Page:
Students in New Canaan Country School got an interesting cultural experience recently when their teacher arranged a group Skype call with a classroom in Tanzania. The New Canaan students learned some basic Swahili sentences in order to communicate with their new-found cyber friends in their local tongue. This is just one example of the way Internet technology is bridging geographical gaps in ways the world has never seen before. However, the differences between the two classes was thrown into stark relief when the Tanzanian class was unable to maintain their Internet connection due to an unreliable electricity supply. Nonetheless, it was an experience students on both sides of the world won’t soon forget and represents an encouraging trend towards a more integrated and global community around the world.
In other news relating to the Swahili language, some commentators have credited Tanzania’s ability to propagate their language worldwide and be internationally recognized as a Swahili speaking nation with Tanzania’s relative resistance to the internal unrest that has plagued other African nations for decades. However there are concerns over the potential loss of ‘real Swahili’ amongst youth who are becoming more influenced by foreign culture and language. Some believe it’s important to continue to spread Swahili worldwide through active teaching programs while also ensuring foreign languages are taught within Tanzania in a structured and responsible way.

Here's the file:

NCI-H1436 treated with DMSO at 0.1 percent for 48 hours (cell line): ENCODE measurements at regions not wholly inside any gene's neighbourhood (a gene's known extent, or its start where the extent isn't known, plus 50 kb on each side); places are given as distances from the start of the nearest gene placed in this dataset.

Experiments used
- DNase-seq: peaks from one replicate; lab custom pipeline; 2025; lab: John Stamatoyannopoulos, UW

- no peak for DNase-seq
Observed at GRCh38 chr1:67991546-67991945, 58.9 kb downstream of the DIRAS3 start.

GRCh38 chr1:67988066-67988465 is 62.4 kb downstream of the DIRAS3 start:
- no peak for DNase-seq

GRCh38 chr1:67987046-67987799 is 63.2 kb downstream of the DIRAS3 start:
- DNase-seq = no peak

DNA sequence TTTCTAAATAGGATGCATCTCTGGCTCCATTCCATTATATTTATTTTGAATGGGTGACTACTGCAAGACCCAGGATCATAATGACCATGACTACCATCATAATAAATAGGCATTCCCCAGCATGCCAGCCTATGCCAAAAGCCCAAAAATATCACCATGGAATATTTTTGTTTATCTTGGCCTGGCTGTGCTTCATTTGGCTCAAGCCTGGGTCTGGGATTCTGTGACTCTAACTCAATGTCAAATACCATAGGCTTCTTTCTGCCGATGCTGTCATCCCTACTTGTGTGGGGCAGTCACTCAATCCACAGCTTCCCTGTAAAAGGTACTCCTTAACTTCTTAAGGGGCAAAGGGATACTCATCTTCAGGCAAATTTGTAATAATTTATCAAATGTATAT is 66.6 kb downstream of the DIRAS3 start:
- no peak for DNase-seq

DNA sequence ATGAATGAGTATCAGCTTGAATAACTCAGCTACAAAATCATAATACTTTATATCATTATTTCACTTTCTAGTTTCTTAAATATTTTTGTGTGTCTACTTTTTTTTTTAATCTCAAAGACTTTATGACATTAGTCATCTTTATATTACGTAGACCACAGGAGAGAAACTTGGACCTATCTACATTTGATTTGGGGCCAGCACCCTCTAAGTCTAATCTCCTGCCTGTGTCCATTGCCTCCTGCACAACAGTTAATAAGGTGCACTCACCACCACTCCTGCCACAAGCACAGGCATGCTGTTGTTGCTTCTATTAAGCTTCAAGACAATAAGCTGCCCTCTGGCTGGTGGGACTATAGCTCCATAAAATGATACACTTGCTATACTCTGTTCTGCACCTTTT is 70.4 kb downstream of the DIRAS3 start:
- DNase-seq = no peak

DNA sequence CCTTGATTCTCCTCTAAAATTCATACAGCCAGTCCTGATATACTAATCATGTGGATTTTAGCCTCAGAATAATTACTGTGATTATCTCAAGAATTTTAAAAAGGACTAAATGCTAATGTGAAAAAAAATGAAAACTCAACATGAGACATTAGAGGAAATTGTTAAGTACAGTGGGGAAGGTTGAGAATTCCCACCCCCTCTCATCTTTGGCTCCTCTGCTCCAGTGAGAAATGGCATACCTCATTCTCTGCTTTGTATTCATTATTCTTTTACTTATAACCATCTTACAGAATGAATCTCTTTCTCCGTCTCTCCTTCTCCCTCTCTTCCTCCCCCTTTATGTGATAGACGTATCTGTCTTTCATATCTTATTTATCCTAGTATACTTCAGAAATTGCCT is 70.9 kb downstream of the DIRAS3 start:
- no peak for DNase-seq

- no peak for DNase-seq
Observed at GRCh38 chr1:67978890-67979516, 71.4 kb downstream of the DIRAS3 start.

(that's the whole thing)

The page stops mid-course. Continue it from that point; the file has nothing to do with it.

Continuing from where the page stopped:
A recent piece in the newsletter of Johns Hopkins University attacked plans to cut language programs, including Swahili, from the range of courses the school offers. The piece made the point that by limiting the range and number of languages available to learn, the school not only limits the options of students but limits its own reputation. Johns Hopkins has long branded itself as a global university that produces global students – by cutting down on language programs, the editors of the newsletter argue, it becomes harder for the university to truly live up to those claims. The editors have firmly stated they want to see a stop to cuts in language programs and a restoration of the programs being cut, including Swahili.